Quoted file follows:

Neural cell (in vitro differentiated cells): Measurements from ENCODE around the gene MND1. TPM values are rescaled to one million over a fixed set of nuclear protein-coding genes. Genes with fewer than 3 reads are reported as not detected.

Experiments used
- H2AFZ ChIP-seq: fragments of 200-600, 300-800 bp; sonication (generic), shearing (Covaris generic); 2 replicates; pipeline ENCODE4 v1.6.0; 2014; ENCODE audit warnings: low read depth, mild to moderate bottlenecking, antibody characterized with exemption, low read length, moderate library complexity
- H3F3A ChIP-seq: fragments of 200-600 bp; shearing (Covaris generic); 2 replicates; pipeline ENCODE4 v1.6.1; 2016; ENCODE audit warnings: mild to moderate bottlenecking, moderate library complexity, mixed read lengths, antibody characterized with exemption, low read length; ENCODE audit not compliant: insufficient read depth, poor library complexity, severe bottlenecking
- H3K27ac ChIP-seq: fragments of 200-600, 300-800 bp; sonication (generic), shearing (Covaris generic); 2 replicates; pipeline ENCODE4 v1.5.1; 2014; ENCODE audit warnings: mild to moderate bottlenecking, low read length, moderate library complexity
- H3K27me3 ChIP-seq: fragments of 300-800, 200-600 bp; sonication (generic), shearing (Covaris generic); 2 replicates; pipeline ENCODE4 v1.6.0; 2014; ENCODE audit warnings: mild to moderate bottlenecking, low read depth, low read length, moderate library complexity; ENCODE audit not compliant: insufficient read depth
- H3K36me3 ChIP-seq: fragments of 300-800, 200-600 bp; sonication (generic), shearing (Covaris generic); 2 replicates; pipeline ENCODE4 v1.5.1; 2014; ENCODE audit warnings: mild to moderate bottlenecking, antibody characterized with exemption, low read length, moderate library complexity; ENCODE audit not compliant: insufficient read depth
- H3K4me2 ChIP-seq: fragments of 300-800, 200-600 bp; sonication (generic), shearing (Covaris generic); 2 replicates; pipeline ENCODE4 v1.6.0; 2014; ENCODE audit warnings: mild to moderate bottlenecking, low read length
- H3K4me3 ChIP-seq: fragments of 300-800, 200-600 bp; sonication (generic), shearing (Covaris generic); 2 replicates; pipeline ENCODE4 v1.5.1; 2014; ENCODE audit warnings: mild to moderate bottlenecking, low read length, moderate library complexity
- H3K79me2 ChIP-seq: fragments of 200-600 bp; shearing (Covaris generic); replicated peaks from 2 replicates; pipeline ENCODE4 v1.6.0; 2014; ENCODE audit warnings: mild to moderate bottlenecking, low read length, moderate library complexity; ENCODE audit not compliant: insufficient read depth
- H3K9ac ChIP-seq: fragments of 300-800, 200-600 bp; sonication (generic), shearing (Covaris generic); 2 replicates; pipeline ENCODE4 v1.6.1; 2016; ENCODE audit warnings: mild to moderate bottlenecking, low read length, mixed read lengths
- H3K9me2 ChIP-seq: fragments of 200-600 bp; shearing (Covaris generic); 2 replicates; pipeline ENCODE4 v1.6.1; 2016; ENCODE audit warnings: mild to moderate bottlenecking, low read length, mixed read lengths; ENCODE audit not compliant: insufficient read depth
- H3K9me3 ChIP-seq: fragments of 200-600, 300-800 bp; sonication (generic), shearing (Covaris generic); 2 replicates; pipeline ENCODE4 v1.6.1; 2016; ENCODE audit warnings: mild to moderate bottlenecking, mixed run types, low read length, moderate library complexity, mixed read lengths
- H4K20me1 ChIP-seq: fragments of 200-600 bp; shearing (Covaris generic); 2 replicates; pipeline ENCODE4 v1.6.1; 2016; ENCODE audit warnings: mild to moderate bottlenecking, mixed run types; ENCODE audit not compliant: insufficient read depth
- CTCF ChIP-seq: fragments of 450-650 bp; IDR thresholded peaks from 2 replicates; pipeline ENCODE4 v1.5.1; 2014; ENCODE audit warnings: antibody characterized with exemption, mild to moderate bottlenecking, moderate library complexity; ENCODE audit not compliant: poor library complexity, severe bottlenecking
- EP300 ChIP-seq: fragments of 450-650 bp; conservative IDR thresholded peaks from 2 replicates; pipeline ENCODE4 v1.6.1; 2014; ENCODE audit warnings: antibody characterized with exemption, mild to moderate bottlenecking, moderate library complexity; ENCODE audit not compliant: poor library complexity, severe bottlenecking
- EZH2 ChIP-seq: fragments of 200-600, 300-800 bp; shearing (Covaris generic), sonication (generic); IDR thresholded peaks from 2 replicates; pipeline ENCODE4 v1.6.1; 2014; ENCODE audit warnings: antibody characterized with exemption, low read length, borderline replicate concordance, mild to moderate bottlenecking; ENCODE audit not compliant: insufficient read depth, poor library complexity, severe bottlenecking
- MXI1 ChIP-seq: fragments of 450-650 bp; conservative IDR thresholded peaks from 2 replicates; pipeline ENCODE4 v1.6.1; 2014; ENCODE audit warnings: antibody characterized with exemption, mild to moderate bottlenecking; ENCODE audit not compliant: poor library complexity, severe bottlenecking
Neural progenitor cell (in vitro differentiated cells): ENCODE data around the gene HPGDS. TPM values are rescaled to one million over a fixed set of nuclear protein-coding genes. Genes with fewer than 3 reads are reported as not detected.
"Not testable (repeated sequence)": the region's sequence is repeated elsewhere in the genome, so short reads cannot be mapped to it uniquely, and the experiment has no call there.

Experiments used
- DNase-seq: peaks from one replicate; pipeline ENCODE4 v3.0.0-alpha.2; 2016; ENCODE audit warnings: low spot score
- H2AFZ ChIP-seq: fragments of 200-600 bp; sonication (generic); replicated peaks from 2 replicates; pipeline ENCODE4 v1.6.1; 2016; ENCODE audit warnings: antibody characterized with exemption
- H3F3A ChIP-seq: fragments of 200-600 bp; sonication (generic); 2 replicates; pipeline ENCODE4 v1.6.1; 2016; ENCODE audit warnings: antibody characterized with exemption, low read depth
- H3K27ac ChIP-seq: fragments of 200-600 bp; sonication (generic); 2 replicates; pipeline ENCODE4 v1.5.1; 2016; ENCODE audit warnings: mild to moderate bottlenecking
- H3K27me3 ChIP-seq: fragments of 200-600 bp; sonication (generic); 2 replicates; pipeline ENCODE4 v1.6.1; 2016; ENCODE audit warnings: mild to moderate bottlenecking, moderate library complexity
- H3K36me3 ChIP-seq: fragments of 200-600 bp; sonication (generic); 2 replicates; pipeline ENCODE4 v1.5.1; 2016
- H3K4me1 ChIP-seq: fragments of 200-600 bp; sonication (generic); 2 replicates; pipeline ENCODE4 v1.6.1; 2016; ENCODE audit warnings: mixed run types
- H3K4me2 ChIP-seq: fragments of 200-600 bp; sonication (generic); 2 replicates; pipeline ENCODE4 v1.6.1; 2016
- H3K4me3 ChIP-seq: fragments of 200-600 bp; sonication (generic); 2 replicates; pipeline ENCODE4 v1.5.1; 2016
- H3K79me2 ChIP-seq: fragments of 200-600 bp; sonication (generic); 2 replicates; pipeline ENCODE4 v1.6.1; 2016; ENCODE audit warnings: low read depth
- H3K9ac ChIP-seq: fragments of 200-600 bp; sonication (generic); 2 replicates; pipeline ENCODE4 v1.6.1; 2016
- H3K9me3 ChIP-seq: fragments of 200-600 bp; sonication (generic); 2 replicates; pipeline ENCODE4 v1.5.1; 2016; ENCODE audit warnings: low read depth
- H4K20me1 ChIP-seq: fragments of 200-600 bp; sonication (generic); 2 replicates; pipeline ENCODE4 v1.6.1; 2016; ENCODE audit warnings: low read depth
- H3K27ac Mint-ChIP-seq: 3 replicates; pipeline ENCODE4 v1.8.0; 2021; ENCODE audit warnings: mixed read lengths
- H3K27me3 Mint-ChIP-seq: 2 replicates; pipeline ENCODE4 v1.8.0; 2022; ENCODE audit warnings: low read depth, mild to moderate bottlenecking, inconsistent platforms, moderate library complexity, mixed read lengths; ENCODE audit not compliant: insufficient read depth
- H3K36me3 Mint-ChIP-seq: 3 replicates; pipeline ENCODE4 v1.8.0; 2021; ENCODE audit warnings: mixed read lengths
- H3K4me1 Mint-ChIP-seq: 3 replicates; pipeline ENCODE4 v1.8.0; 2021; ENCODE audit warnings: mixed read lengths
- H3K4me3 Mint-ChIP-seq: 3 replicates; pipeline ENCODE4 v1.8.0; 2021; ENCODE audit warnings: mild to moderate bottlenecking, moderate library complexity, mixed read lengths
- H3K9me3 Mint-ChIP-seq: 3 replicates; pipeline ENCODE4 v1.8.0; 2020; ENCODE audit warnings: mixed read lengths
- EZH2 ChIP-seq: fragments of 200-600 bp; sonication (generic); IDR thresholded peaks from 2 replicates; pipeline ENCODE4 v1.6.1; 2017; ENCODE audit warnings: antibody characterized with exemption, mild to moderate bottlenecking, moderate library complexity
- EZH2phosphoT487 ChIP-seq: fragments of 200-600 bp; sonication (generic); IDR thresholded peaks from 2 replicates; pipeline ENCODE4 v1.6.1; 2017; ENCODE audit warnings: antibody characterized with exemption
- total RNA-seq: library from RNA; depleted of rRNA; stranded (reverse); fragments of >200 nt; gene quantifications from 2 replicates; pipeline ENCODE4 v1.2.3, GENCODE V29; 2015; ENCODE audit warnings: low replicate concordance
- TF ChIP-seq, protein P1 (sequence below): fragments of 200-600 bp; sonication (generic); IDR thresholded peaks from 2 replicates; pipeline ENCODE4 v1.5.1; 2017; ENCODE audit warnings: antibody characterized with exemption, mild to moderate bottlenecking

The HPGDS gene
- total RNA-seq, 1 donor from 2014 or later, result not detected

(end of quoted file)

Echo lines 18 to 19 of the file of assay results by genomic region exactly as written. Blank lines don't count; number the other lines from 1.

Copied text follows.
- MXI1 ChIP-seq: fragments of 450-650 bp; conservative IDR thresholded peaks from 2 replicates; pipeline ENCODE4 v1.6.1; 2014; ENCODE audit warnings: antibody characterized with exemption, mild to moderate bottlenecking; ENCODE audit not compliant: poor library complexity, severe bottlenecking
Neural progenitor cell (in vitro differentiated cells): ENCODE data around the gene HPGDS. TPM values are rescaled to one million over a fixed set of nuclear protein-coding genes. Genes with fewer than 3 reads are reported as not detected.